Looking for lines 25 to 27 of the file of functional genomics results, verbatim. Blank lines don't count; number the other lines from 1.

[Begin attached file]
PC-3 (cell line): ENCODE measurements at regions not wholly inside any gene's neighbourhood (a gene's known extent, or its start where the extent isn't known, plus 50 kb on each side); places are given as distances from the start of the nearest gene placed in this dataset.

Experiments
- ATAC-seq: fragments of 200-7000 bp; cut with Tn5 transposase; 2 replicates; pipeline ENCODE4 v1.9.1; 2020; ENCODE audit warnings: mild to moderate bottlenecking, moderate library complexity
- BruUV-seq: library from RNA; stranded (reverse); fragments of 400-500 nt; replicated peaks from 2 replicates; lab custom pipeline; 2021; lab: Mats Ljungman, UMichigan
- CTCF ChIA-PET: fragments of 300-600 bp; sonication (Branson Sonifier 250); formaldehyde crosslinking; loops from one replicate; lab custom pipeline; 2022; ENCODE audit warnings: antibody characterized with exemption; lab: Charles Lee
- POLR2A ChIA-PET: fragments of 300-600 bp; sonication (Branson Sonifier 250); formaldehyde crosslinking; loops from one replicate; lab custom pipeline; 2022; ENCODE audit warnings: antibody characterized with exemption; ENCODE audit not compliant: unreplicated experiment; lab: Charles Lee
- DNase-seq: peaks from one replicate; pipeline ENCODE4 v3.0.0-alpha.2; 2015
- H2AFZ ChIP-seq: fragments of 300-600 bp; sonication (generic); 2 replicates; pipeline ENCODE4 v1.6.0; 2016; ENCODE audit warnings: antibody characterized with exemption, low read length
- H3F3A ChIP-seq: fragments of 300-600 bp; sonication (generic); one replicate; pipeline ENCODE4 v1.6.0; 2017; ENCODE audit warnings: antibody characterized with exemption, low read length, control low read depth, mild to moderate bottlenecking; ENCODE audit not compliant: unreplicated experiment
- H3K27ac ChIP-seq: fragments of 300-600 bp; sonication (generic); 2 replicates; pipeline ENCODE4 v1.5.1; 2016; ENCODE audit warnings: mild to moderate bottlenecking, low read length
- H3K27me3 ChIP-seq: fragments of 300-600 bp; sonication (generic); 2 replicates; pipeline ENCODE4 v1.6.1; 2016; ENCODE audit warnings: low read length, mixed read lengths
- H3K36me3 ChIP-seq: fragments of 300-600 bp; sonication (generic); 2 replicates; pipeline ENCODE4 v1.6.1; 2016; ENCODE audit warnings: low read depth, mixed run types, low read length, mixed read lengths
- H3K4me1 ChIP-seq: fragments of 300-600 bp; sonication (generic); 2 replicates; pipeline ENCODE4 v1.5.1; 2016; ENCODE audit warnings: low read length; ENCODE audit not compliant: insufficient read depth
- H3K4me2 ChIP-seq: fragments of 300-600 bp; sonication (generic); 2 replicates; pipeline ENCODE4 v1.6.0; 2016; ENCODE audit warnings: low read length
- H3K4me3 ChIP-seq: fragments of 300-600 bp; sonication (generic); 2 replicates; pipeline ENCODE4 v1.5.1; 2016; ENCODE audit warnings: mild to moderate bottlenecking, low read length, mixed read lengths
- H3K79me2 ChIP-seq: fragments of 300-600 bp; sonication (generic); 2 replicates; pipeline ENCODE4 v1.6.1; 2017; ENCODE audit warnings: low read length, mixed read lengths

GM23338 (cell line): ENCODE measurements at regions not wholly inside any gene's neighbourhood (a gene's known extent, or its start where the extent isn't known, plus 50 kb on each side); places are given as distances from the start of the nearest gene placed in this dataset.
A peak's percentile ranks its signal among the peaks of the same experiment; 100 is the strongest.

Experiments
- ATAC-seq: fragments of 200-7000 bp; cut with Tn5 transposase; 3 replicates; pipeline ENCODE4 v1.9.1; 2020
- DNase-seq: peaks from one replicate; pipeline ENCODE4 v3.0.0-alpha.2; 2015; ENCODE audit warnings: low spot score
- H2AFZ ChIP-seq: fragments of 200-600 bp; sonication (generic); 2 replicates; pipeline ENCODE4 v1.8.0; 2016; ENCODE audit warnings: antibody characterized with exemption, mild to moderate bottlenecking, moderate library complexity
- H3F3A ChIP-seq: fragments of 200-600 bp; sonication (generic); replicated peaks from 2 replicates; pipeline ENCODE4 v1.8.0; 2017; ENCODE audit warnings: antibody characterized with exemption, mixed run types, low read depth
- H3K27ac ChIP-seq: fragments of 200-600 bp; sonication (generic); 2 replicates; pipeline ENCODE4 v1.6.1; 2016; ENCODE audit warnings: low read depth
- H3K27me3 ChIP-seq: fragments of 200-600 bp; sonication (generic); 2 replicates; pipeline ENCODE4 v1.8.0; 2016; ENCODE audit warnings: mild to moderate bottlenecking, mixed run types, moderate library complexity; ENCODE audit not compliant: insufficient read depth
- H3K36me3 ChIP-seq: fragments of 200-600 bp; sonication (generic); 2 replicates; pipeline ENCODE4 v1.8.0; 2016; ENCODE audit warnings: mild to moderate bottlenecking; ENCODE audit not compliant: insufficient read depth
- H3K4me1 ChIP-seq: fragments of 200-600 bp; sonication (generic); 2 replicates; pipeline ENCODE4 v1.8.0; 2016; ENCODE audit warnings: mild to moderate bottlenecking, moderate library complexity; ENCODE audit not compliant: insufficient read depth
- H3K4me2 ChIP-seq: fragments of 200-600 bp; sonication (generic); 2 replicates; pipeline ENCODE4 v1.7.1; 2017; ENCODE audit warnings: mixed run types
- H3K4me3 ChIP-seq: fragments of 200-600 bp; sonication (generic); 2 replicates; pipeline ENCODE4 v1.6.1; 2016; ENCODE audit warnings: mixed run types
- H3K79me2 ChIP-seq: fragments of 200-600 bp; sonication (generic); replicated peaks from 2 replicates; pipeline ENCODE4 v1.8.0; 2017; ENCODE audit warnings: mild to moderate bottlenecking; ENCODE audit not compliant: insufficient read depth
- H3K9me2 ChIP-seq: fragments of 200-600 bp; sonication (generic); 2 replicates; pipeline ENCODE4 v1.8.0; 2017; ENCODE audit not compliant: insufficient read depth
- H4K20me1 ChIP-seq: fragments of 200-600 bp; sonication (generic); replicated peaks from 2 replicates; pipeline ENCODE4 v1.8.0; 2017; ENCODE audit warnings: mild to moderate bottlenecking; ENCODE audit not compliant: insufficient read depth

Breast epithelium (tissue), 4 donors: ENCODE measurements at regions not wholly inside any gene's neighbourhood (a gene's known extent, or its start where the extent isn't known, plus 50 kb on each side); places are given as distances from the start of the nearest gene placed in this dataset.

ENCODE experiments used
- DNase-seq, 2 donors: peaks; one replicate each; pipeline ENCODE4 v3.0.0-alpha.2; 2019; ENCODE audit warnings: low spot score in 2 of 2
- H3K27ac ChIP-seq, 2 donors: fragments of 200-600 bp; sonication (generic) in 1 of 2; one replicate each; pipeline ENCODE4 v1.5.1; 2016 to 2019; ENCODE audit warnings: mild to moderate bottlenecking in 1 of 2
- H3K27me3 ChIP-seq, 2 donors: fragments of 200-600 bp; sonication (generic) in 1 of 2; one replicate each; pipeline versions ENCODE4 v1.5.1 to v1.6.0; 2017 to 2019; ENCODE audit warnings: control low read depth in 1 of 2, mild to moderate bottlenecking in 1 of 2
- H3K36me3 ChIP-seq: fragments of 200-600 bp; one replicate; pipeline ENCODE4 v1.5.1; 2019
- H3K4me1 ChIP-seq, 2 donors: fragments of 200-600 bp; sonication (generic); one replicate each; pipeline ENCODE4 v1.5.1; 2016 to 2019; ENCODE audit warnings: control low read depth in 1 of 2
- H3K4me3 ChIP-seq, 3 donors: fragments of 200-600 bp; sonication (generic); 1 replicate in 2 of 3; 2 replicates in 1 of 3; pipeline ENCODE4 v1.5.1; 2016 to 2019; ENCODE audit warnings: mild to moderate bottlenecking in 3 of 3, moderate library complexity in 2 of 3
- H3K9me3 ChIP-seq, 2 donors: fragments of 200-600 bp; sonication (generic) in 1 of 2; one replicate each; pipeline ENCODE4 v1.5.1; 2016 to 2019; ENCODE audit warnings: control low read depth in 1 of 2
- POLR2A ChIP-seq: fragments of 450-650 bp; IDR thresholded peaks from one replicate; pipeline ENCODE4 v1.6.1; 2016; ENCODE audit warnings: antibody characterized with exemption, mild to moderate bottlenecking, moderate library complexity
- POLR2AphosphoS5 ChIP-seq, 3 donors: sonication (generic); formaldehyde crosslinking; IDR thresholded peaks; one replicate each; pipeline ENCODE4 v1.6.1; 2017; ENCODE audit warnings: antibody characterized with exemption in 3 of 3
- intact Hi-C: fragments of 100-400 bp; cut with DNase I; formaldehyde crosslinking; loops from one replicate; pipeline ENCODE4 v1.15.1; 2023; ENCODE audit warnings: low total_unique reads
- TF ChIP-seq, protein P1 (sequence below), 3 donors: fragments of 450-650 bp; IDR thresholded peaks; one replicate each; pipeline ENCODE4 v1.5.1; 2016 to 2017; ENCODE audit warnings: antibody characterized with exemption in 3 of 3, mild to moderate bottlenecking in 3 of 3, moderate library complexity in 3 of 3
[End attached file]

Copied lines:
- H3K27me3 ChIP-seq: fragments of 200-600 bp; sonication (generic); 2 replicates; pipeline ENCODE4 v1.8.0; 2016; ENCODE audit warnings: mild to moderate bottlenecking, mixed run types, moderate library complexity; ENCODE audit not compliant: insufficient read depth
- H3K36me3 ChIP-seq: fragments of 200-600 bp; sonication (generic); 2 replicates; pipeline ENCODE4 v1.8.0; 2016; ENCODE audit warnings: mild to moderate bottlenecking; ENCODE audit not compliant: insufficient read depth
- H3K4me1 ChIP-seq: fragments of 200-600 bp; sonication (generic); 2 replicates; pipeline ENCODE4 v1.8.0; 2016; ENCODE audit warnings: mild to moderate bottlenecking, moderate library complexity; ENCODE audit not compliant: insufficient read depth